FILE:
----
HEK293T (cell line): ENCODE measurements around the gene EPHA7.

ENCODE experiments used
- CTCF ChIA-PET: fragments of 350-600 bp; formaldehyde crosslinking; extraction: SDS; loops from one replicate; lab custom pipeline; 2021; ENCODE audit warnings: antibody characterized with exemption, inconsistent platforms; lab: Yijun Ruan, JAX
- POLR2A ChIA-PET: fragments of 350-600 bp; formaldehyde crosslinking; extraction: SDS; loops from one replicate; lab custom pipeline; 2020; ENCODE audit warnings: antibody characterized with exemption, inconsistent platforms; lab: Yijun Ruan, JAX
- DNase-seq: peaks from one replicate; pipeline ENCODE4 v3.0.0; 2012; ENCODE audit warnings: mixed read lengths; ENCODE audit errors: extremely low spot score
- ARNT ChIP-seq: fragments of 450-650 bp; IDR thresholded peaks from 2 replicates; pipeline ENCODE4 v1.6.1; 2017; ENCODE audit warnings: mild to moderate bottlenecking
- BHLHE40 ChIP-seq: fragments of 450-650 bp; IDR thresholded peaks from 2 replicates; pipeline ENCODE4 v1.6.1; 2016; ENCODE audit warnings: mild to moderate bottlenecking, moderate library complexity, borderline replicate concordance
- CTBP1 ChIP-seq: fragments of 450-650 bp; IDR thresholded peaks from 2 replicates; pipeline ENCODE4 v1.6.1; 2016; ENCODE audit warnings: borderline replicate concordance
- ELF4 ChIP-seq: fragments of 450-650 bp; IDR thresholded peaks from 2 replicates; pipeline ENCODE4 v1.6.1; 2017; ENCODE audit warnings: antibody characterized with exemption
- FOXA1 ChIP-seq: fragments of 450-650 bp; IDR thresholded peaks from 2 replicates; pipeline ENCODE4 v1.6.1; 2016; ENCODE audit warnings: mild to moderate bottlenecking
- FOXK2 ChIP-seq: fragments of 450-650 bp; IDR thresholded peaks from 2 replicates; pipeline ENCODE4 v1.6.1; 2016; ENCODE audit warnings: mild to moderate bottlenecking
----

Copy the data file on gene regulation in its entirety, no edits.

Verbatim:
HEK293T (cell line): ENCODE measurements around the gene EPHA7.

ENCODE experiments used
- CTCF ChIA-PET: fragments of 350-600 bp; formaldehyde crosslinking; extraction: SDS; loops from one replicate; lab custom pipeline; 2021; ENCODE audit warnings: antibody characterized with exemption, inconsistent platforms; lab: Yijun Ruan, JAX
- POLR2A ChIA-PET: fragments of 350-600 bp; formaldehyde crosslinking; extraction: SDS; loops from one replicate; lab custom pipeline; 2020; ENCODE audit warnings: antibody characterized with exemption, inconsistent platforms; lab: Yijun Ruan, JAX
- DNase-seq: peaks from one replicate; pipeline ENCODE4 v3.0.0; 2012; ENCODE audit warnings: mixed read lengths; ENCODE audit errors: extremely low spot score
- ARNT ChIP-seq: fragments of 450-650 bp; IDR thresholded peaks from 2 replicates; pipeline ENCODE4 v1.6.1; 2017; ENCODE audit warnings: mild to moderate bottlenecking
- BHLHE40 ChIP-seq: fragments of 450-650 bp; IDR thresholded peaks from 2 replicates; pipeline ENCODE4 v1.6.1; 2016; ENCODE audit warnings: mild to moderate bottlenecking, moderate library complexity, borderline replicate concordance
- CTBP1 ChIP-seq: fragments of 450-650 bp; IDR thresholded peaks from 2 replicates; pipeline ENCODE4 v1.6.1; 2016; ENCODE audit warnings: borderline replicate concordance
- ELF4 ChIP-seq: fragments of 450-650 bp; IDR thresholded peaks from 2 replicates; pipeline ENCODE4 v1.6.1; 2017; ENCODE audit warnings: antibody characterized with exemption
- FOXA1 ChIP-seq: fragments of 450-650 bp; IDR thresholded peaks from 2 replicates; pipeline ENCODE4 v1.6.1; 2016; ENCODE audit warnings: mild to moderate bottlenecking
- FOXK2 ChIP-seq: fragments of 450-650 bp; IDR thresholded peaks from 2 replicates; pipeline ENCODE4 v1.6.1; 2016; ENCODE audit warnings: mild to moderate bottlenecking